Will CSA’s product-related proposals help or hinder advisors?

By Katie Keir | November 21, 2018 | Last updated on December 6, 2023
3 min read
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Whether the CSA’s proposed client-focused reforms (CFRs) give clients robust options for products and advice from traditional advisors—at the same time as the industry is evolving to include fintech players—was debated Tuesday at Advocis’s symposium in Toronto.

Dennis Tew, head of national sales at Franklin Templeton, said the proposals focus on what he calls “super-sized” know-your-client (KYC) and know-your-product (KYP) requirements. An unintended consequence could be that fund companies, firms and advisors limit how many clients they serve and what they offer, he said.

Tew was part of a panel debating the CSA’s proposed reforms that included Neil Gross, president of Component Strategies Consulting, and Debra Foubert, the OSC’s director of compliance and registrant regulation. The CSA proposed amendments to rules concerning KYP, KYC, suitability, conflicts of interest and relationship disclosure in June, with comments due on Oct. 19.


On KYP in particular, the CFRs propose new requirements for firms and their advisors. The proposals prescribe the steps firms would need to take to understand how all of the products they offer compare with similar offerings in the market, and include direction on how products should be chosen and monitored. The process for advisors includes a requirement to generally understand all of the options available for them to buy, sell or recommend, and to “thoroughly understand” all the products they offer.

Tew said the detailed reforms have been developed as “a response to a poorly defined problem” related to suitability assessment and whether investors understand fees.

Also, there’s “a regulatory preoccupation with cost” that’s evident throughout the targeted reforms and the proposal to ban deferred sales charges (DSCs), he added, saying there’s more to investing than cost.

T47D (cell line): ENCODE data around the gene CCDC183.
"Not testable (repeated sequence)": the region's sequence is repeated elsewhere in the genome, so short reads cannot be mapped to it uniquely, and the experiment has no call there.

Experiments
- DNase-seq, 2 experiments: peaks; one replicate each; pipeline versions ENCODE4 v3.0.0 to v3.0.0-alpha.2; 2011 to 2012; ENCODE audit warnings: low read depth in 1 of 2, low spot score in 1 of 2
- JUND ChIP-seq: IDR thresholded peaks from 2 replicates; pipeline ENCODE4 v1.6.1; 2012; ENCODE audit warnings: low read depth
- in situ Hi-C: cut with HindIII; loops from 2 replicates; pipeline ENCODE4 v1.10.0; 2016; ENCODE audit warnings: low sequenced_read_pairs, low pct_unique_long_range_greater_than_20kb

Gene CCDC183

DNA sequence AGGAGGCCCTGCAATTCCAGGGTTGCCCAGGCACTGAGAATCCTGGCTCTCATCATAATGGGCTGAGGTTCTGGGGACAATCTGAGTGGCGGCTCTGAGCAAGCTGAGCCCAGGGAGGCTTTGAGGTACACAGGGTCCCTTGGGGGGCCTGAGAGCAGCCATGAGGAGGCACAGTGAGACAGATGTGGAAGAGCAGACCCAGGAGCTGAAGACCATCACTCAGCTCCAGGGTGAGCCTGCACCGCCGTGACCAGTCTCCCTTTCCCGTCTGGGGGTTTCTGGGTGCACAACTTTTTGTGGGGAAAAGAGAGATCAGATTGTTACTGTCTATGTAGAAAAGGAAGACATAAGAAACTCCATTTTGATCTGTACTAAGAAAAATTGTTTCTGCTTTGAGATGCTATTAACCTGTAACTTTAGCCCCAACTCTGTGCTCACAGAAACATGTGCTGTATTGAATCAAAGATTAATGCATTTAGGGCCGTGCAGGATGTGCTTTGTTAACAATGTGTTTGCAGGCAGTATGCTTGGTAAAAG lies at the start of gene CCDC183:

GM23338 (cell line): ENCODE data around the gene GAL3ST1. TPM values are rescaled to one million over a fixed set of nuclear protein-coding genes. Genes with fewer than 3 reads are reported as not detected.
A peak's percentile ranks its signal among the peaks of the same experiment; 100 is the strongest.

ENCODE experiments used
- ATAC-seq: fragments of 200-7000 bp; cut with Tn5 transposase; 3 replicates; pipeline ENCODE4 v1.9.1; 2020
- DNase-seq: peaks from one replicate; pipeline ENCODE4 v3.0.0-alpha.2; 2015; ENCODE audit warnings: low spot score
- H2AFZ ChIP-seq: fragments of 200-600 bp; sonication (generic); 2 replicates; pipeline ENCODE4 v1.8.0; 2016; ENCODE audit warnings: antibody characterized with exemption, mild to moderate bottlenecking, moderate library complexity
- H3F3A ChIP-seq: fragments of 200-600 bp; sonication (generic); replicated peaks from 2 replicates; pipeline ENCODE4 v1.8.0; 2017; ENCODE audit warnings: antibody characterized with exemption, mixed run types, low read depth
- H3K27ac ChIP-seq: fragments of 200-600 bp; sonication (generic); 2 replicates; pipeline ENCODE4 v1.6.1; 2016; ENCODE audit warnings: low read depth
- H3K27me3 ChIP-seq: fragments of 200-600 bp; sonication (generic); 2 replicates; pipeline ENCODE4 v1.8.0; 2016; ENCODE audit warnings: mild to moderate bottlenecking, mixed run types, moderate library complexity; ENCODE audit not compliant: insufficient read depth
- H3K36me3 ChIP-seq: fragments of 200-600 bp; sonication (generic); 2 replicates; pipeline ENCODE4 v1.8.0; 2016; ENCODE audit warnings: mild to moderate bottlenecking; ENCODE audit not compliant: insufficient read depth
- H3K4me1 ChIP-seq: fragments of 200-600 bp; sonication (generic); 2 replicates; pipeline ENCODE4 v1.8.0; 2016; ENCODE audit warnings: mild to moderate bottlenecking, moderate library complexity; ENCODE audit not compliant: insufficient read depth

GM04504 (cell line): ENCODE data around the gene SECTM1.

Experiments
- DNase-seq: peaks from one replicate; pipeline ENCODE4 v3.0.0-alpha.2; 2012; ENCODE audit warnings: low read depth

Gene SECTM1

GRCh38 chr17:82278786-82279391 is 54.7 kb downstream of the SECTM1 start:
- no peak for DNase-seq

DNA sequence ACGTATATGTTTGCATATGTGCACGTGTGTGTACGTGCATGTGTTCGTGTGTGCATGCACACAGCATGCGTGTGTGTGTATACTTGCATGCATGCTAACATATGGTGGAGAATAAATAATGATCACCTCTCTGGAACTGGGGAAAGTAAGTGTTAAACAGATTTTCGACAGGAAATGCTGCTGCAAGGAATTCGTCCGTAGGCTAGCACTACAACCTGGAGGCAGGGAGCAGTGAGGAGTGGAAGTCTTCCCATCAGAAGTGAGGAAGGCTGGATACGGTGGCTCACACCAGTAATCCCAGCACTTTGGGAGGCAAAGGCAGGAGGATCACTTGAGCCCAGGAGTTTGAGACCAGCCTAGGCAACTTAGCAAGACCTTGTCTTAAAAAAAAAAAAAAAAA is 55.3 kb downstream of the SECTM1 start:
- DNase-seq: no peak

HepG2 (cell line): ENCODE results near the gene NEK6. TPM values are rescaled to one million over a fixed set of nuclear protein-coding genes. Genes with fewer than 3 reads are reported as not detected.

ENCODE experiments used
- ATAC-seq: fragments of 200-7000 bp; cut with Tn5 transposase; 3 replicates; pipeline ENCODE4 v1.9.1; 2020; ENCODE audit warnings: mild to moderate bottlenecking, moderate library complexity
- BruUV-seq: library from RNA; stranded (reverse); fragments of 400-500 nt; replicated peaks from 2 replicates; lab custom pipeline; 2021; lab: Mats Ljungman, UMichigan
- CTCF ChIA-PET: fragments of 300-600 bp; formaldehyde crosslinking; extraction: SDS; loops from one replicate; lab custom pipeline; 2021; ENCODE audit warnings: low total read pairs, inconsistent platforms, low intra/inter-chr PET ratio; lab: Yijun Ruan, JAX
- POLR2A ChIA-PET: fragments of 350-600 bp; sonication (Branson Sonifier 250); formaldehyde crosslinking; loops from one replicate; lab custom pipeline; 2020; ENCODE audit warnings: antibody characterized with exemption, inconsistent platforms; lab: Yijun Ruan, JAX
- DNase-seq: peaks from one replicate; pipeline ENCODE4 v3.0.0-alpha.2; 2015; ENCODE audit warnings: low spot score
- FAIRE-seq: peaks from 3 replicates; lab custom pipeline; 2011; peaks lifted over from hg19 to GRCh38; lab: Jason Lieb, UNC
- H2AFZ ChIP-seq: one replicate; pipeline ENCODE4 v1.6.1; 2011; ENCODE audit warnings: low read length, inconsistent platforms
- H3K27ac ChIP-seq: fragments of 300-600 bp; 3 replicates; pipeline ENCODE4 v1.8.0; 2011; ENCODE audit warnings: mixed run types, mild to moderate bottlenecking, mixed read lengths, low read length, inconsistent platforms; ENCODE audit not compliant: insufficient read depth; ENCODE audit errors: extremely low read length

Funds with DSCs make up no more than 12% of Franklin Templeton’s sales, Tew said, but if such funds are offered based on suitability assessments, he believes they can be a good option for some investors.

Foubert and Gross acknowledged that suitability and disclosure failures are a core issue when it comes to product complaints, versus elevated costs. But Gross, chair of the OSC’s investor advisory panel, said cost is also important to investors. “It’s not a problem to start there,” he said.

Gross also pointed to Canadians’ low levels of financial literacy and need for “high-calibre” advice. The CSA’s proposals aim to leverage current industry best practices so advisors can better meet clients’ expectations and needs, he said.

Foubert added the CSA won’t be “inhibiting professional guidance,” since the cost of a product should only be a deciding factor if “all other things are equal.”

Overall, she said, firms and advisors, under the CFRs, would be better able to compare and offer products based on their deeper product shelf and client knowledge.

While Tew was concerned that firms’ shelves are already being trimmed in response to the proposals, leading to less competition and choice for investors, Foubert was optimistic that products will become more innovative.

All three experts agreed on the need to strictly regulate proprietary product and related conflicts of interest, including the use of incentive programs for such offerings at firms. Going forward, Gross said, only proprietary product shelves that are best-in-class are likely to be used.

The panel—which also discussed issues including advisor titles, the value of advice and the contested proposals tied to referral arrangements—were all clear on one thing: the industry is at a crossroads.

While a separate, harmonized best interest standard isn’t part of CSA’s proposals, the term “client’s interest first” is used throughout. And, if the CFRs prove ineffective, Foubert noted during the panel session that the June CSA document mentions such a standard is not entirely off the table as a way to help the industry evolve to meet clients’ needs.

Gross summarized: “There’s a door labelled clients’ best interest that has opened and, while there are reasons not to walk through, we need to.” There will be practical implementation hurdles and long-term growing pains, he added, but change is “coming organically for investors and the industry, and we need to move into the future.”


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Katie Keir

Katie is special projects editor for Advisor.ca and has worked with the team since 2010. In 2012, she was named Best New Journalist by the Canadian Business Media Awards. Reach her at katie@newcom.ca.